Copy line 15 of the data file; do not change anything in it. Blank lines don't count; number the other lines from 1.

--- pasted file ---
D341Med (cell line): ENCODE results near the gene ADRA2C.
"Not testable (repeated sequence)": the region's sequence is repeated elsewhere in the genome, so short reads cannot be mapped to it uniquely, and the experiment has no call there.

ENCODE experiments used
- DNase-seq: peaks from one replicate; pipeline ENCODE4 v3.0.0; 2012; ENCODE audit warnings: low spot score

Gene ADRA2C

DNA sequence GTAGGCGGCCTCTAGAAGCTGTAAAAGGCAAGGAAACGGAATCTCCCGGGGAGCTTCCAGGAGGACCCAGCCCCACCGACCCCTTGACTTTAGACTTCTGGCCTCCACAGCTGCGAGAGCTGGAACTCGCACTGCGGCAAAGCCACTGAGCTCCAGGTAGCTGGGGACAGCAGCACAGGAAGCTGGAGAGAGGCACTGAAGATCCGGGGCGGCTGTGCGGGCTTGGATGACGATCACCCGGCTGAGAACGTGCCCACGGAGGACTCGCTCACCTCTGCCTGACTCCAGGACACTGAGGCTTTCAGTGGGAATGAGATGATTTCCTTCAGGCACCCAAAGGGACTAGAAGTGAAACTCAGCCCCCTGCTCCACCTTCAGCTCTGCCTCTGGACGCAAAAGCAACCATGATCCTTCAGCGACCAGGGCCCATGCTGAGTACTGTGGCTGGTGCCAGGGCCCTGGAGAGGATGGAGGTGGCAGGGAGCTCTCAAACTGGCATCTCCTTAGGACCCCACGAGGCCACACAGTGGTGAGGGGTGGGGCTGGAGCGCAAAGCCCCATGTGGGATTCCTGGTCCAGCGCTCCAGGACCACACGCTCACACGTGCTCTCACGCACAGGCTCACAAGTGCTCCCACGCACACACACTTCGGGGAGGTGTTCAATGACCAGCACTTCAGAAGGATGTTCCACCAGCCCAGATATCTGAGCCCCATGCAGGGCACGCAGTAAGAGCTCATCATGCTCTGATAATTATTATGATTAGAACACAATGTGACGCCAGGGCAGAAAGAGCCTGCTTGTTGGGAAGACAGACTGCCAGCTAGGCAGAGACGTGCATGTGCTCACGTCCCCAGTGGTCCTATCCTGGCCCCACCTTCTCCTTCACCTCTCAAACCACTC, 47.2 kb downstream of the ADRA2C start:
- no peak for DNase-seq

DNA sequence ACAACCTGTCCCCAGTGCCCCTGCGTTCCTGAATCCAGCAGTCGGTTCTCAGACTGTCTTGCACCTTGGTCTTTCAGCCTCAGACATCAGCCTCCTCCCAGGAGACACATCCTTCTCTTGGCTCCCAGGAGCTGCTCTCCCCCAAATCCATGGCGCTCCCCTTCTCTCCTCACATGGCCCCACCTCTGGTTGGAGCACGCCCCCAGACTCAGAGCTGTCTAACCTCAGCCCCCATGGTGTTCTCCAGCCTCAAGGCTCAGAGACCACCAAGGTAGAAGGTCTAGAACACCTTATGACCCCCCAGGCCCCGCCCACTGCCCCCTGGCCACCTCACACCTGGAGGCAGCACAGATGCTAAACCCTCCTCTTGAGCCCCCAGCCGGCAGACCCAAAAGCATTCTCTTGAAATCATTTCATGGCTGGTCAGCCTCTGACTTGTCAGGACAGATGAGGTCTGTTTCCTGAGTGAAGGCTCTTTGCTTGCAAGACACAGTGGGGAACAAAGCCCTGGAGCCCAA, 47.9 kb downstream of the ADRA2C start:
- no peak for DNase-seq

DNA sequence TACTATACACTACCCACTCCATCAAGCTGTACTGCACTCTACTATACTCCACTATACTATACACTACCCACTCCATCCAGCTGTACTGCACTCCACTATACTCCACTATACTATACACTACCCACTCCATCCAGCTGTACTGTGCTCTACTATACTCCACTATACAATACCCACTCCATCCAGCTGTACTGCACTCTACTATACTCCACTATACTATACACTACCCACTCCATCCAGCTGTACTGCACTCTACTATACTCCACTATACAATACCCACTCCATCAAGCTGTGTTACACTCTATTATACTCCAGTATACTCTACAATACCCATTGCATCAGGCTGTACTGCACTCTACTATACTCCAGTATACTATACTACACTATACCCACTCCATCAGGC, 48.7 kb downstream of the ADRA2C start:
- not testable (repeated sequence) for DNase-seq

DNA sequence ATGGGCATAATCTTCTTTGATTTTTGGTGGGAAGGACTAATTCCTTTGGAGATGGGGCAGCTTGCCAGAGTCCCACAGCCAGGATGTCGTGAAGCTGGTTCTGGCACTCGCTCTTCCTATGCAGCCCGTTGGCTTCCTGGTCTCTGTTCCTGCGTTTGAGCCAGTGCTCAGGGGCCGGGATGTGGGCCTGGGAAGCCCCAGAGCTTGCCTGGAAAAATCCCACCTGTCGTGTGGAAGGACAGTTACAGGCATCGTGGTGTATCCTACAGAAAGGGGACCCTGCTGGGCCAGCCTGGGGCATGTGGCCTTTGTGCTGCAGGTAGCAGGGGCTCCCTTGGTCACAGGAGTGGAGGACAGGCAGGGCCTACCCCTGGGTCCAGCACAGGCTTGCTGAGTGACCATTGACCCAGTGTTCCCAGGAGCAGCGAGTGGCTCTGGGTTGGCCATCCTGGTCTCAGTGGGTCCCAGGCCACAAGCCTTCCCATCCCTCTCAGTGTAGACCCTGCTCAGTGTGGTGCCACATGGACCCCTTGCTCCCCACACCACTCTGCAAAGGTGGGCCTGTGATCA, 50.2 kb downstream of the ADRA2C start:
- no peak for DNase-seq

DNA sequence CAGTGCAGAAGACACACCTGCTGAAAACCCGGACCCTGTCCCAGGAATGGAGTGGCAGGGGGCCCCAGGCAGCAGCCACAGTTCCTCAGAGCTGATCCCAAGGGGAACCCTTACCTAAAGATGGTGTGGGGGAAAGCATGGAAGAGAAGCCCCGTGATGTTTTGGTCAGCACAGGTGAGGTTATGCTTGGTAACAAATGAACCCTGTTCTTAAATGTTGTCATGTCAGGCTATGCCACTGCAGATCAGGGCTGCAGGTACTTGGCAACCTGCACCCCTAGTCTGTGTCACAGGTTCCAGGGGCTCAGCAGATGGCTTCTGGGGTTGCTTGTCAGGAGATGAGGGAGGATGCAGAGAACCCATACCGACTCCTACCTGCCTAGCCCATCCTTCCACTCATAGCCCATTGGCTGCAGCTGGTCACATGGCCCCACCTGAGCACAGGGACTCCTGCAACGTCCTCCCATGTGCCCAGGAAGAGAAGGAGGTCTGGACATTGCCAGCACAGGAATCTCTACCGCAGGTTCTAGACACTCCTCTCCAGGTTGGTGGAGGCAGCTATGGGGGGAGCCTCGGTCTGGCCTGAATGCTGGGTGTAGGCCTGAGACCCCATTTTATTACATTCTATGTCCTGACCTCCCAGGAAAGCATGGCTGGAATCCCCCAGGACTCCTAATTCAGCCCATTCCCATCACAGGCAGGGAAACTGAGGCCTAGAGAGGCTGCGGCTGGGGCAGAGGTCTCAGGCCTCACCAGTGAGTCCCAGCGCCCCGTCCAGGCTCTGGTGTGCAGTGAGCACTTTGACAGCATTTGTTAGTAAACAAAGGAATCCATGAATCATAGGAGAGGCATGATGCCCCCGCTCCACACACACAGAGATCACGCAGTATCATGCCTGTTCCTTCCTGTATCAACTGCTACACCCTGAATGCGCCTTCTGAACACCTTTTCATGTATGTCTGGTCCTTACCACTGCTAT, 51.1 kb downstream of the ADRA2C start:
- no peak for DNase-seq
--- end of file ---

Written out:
- no peak for DNase-seq